A while back I received a resume for a job opening that we had posted on our website. As is customary I sent a reply, which I send to most applicants, stating that we received the resume, it is under review, and if your background is a match for the position you will be contacted within two weeks. I know, not the most personal e-mail, but when dealing with a high volume of resumes, it is almost impossible to send a personal reply to each applicant. I do scan each resume I receive and if the background and skills are a match, I contact the individual and begin the phone screening process. In this particular case the job had recently been filled and an individual had submitted his resume before I had the chance to take the posting down from our website. I did a quick scan of the resume (his background would not have been a match) and entered it into our database for future use if needed.
A few weeks later I received a firm (and somewhat condescending) e-mail from this individual, stating that I had not had the courtesy to contact him within the two-week period as stated. He asked if he was still being considered for the opportunity and when he should expect to be contacted further concerning the next steps. He stated that the e-mail was a simple follow-up and that if he was not being considered he would know not to follow-up on this position further. I replied to his e-mail truthfully, thanking him for his inquiry and letting him know that the position had been filled, and that his information had been placed in our database, for consideration for future opportunities.
I do not mind if people want to inquire as to the status of a job opening that we have– I completely understand the need to know where we are in the process. What I did not expect was this job seeker’s reply: a rambling 3000 word diatribe on how he was ideally qualified for the position and he had been passed over. The e-mail included three paragraphs blaming not only me but the Federal Government and how they had not done enough to establish laws and grants to help companies hire him, and so on and so forth. I read it a couple times, understanding the frustration that he must be feeling with his job search and puzzled as to why he felt the need to take it out on me (and countless others, as I am sure that this is not an e-mail that he created just for me).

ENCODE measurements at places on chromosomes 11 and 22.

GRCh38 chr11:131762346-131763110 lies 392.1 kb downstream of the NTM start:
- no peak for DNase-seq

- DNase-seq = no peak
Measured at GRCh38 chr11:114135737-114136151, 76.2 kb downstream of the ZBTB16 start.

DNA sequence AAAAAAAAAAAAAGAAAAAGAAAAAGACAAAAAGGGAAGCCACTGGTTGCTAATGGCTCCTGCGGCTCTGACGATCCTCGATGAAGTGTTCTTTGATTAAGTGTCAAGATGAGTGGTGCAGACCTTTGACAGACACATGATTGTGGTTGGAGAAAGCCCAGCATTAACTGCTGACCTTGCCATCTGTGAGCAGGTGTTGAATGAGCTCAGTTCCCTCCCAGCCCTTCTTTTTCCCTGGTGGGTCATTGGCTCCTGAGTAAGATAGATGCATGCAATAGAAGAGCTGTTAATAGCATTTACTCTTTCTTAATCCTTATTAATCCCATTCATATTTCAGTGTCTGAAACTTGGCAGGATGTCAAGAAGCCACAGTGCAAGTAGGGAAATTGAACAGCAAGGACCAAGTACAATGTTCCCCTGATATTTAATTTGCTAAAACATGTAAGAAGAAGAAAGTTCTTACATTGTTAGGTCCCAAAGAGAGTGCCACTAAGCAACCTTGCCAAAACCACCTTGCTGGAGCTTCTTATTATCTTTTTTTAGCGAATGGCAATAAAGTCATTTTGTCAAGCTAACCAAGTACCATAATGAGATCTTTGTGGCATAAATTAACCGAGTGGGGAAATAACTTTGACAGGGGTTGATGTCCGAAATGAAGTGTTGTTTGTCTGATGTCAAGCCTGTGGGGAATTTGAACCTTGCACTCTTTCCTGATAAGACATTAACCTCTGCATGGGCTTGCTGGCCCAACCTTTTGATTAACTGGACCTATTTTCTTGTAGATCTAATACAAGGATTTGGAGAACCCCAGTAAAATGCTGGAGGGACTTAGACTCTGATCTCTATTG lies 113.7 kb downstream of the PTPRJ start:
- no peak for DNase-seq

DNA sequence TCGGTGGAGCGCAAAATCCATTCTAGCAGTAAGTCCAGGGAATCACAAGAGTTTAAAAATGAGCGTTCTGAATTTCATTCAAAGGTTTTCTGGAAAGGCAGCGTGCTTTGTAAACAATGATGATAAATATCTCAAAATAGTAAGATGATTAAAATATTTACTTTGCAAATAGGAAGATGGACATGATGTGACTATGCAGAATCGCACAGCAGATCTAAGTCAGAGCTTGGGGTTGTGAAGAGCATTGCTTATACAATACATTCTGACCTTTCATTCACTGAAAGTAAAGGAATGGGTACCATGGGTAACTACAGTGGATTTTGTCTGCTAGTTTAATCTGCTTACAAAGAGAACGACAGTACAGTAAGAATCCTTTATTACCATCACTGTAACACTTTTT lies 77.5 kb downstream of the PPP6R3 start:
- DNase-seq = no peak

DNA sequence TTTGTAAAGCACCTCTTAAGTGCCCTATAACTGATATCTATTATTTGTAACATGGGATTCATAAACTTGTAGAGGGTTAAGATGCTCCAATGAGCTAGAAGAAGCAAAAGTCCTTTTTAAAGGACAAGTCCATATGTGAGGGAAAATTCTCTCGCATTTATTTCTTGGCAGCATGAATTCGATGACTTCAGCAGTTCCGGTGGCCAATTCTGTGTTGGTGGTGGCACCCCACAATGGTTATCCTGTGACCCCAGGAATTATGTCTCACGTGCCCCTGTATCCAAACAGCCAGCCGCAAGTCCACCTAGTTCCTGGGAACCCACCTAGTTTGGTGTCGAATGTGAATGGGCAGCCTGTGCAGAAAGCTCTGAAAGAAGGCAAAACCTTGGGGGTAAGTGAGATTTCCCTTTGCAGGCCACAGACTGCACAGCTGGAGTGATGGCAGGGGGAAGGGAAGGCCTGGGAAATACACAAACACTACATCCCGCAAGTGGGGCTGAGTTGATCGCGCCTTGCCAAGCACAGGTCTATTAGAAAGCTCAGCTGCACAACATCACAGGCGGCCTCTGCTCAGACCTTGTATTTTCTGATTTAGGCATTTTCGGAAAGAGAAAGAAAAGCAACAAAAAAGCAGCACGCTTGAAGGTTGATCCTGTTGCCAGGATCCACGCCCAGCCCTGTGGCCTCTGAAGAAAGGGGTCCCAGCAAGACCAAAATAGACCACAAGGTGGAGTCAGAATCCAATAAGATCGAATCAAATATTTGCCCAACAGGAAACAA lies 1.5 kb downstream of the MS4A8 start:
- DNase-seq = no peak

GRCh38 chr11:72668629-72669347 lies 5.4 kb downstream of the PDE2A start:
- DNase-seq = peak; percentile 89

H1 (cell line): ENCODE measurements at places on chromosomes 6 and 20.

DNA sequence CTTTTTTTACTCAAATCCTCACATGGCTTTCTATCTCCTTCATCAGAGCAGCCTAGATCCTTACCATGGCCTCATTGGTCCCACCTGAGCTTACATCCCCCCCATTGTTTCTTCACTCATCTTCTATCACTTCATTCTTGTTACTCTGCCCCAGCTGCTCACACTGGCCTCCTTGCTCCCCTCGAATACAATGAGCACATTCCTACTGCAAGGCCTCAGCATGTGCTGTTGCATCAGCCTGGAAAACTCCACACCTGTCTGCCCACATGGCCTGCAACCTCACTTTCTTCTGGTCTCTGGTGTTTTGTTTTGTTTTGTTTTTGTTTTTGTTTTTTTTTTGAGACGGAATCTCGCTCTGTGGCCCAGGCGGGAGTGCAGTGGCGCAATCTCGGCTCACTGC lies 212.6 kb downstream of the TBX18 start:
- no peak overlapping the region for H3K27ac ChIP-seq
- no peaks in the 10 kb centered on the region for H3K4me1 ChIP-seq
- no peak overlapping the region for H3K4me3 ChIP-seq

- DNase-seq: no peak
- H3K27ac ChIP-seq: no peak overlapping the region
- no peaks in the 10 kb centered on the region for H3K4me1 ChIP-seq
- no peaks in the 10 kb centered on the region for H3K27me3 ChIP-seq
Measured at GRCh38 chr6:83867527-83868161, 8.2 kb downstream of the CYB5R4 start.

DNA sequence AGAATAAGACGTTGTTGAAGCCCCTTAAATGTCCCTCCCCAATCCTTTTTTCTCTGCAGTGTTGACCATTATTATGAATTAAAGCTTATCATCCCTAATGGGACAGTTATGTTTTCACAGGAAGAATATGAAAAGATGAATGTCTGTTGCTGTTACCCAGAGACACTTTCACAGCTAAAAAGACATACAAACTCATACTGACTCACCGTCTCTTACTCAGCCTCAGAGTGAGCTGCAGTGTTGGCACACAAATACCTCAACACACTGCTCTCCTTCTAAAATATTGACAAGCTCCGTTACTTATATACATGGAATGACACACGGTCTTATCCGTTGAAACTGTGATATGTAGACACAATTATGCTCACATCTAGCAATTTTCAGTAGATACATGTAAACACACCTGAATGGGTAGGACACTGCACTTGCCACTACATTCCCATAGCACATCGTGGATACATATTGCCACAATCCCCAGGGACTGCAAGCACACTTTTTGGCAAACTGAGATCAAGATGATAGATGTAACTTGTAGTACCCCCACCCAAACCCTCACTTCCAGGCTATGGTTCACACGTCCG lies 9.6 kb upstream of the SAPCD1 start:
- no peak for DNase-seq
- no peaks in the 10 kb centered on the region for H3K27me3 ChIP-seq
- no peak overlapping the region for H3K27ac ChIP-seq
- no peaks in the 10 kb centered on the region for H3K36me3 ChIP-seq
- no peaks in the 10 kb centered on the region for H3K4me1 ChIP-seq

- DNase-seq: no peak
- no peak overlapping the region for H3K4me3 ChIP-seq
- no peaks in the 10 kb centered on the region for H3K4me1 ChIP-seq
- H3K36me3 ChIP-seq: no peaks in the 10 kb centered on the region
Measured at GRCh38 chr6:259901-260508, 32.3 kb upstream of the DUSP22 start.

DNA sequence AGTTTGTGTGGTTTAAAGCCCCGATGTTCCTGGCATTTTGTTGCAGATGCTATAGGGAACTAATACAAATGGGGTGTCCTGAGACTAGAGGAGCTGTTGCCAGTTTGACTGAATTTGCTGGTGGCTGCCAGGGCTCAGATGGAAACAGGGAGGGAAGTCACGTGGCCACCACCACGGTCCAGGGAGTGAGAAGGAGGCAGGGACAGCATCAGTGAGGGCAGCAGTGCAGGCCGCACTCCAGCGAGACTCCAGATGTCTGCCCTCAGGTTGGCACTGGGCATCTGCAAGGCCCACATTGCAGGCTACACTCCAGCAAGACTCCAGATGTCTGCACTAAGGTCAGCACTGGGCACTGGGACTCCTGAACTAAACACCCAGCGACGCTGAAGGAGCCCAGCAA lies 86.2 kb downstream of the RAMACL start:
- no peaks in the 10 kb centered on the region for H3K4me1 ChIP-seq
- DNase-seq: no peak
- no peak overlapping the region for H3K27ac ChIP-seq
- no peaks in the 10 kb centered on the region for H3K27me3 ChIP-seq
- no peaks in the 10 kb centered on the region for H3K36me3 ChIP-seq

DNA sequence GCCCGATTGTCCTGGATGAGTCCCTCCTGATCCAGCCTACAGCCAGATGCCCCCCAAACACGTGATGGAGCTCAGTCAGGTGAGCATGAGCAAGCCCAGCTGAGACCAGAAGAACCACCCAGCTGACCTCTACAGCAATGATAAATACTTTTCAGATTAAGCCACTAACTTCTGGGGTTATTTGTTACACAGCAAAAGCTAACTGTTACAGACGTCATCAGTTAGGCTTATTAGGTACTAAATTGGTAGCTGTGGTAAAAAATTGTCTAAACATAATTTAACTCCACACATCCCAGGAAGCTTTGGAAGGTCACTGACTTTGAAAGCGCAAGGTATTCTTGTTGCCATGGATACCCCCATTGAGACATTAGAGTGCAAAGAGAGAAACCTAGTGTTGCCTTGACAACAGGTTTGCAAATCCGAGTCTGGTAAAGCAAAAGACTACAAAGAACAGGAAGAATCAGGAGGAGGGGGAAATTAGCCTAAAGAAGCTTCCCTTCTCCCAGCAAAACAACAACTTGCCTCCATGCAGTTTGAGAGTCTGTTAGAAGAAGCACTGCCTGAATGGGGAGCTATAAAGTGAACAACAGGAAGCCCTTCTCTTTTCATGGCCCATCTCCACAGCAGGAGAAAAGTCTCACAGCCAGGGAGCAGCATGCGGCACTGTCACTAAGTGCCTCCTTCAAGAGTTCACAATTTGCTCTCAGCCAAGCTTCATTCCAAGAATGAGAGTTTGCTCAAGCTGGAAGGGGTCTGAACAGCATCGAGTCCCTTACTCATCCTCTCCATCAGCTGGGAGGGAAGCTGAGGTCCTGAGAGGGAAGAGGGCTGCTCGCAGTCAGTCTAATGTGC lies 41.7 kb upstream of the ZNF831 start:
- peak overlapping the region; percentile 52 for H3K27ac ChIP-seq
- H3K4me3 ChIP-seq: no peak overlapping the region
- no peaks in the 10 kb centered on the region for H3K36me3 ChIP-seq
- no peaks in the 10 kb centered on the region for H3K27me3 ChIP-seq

The job market is an interesting one, sometimes many things have to align in order to be considered for an opportunity. Most recruiters would be thrilled if every resume they received or every person they talked to had the perfect background for the job– life would be great if it were that easy. Yet, many elements are out of our control, it is after all the company hiring the employee that is ultimately responsible for what experience and background they want their future employee to have, so recruiters are bound by those requirements. Therefore, I am always confused when people blame us for not choosing them! We would love to choose you if you are a fit for the job and the company.
The real question is, will this individual be considered for future roles? I did not get a warm, fuzzy feeling when I read his negative e-mail directed at me, so most likely I will not rush to pull up his resume when the next opportunity comes along. Much of the job search process is about making connections and forming professional relationships that can help you find new opportunities in the future.
So if you are looking for a job, my advice: be nice.
If you are looking for a new career opportunity contact Maria at firstname.lastname@example.org, and please be nice.